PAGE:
- Narrations of A’isha
The narration of Ubaidullah from A’isha > The Prophet – peace be upon him – had Abu Bakr lead the prayers, except for one prayer where he led, and it was during Thuhur. (Bukhari and Muslim – This narration is corroborated by Ibn Abbas.)
The narration of Al-Aswad from A’isha > The Prophet – peace be upon him – appointed Abu Bakr to lead the prayer, however, he led himself during one prayer. (Muslim)
The narration of ‘Asim from Abi Wa’il from Masrooq from A’isha > The Prophet – peace be upon him – led one prayer, and Abu Bakr prayed behind him. (Saheeh Ibn Hibban)
The narration of Nu’aym from Abi Wa’il from Masrooq from A’isha > The Prophet – peace be upon him – prayed behind Abi Bakr. (Saheeh Ibn Hibban)
From the above, we can come to the conclusion that there are no authentic narrations that state that the Prophet – peace be upon him – prayed behind Abi Bakr, except for the narration of Nu’aym, however, Asim narrates the same hadith and says the opposite. This is the correct opinion since it is supported by the narrations of Ubaidullah and Al-Aswad from A’isha.
With this in mind, we come to the conclusion that the correct narrations of A’isha and Ibn Abbas affirm that Abu Bakr prayed one prayer behind the Prophet – peace be upon him – during the duration that he was sick.
We also find that one authentic narrations of Anas states that the Prophet – peace be upon him – didn’t pray any of the three days that he was sick. However, this was rejected by Al-Bayhaqi in Dala’il Al-Nubuwwa 7/195, who affirms that the prayer occurred on either a Saturday or a Sunday. This is rational conclusion, since the narration of A’isha mentions that this was during Thuhur, and Friday’s prayer is not referred to as the Thuhur prayer. The Prophet – peace be upon him – became sick on Thursday night and passed away before the Thuhur on Monday.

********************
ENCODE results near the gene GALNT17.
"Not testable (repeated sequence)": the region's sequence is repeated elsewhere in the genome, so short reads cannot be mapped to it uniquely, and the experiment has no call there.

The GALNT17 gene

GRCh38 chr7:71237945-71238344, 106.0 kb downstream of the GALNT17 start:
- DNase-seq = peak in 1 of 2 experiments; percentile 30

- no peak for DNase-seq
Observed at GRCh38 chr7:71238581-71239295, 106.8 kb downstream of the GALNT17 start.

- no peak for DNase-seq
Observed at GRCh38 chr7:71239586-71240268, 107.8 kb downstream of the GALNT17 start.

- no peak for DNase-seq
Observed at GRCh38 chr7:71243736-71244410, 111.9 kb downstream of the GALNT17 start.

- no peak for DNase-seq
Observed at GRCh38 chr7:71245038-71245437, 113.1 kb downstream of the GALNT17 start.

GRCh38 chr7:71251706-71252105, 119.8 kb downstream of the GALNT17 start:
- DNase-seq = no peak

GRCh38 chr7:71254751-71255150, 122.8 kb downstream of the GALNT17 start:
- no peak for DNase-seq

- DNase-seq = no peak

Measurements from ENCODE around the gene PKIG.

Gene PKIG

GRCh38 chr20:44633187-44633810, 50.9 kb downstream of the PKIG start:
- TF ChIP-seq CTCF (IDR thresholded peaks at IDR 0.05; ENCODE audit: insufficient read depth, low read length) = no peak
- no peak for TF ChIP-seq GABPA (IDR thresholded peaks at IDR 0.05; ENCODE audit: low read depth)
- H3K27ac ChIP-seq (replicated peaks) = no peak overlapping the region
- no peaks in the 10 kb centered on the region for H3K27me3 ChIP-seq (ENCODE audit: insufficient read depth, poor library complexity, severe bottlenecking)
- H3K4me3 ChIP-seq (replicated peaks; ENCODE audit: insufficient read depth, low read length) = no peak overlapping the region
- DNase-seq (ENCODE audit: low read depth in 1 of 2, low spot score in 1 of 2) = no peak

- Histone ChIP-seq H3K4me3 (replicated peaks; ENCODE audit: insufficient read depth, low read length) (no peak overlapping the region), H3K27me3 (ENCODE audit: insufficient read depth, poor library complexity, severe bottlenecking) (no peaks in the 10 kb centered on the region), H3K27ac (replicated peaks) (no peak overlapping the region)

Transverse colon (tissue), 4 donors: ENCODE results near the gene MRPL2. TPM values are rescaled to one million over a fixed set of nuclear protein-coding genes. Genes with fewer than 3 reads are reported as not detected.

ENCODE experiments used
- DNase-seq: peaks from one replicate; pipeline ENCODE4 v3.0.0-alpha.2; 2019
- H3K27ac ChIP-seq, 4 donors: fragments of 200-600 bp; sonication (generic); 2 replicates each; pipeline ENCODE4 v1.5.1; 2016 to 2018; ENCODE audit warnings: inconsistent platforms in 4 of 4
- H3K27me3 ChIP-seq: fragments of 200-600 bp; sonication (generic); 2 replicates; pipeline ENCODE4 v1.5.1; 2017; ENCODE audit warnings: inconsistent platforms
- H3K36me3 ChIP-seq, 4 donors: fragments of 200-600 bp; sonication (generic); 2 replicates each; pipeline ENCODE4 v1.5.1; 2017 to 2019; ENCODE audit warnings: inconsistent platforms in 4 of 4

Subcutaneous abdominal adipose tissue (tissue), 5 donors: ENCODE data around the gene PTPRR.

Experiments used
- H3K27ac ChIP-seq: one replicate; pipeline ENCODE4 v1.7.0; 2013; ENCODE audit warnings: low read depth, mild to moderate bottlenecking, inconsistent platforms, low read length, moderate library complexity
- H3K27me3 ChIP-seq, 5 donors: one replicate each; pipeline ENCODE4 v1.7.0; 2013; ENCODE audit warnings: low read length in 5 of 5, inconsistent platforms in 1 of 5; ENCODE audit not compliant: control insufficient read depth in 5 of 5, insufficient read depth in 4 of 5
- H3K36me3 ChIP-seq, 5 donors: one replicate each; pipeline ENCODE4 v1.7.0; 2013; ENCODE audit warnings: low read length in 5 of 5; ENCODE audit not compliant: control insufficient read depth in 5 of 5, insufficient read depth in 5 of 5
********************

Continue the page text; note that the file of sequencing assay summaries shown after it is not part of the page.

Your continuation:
This can be reconciled if we held the view that Anas was not present during Thuhur prayer on that day. A likelier possibility is that Abdulaziz bin Suhaib made a mistake since it contradicts all the other reports. Furthermore, the narration of Al-Zuhri from Anas makes no mention that the Prophet – peace be upon him – was absent during all three days.
Responses to Alleged Contradictions
Before providing our responses to these alleged contradictions, it is important to be aware that much of these allegations are not actually contradictions, but rather, some narrations include more details than others, which the author has labeled as contradictions in order to tarnish the whole event.
Contradiction #1: The author said (p. 8), “One glaring omission from Anas’ reports is that of any explicit order from the Prophet concerning Abū Bakr’s leadership of ṣalāt. As such, we do not know – from Anas’ narrations – whether he led the Ṣaḥābah in ṣalāt from Thursday till Monday on the order of the Messenger of Allāh or not.”
He goes on to add that the best that can be said is that there was a silent approval and no objection.
Response: The author quoted Anas on (p. 5) that: “The Prophet of Allāh, peace be upon him, gestured to Abū Bakr with his hand to lead.”
Contradiction #2: The author argues that Anas said that the Prophet – peace be upon him – in a report said that he didn’t pray in his last four days. (p. 5)
Response: Refer to the previous section above about his last prayer – peace be upon him – .
Contradictions #3: The author lists a group of contradictions between Exhibit C and D (p. 13-14). However, the majority of these are not contradictions.
Response: Contradictions by definition are statements that oppose one another. The author, instead, provides examples of details that are found in one narration and not in the other and portrays them as contradictions. Take for example, one tradition states that the Prophet – peace be upon him – fainted, while the second doesn’t. This doesn’t mean that the narrators of the second report deny that he fainted, but rather, that the first narration shared more details.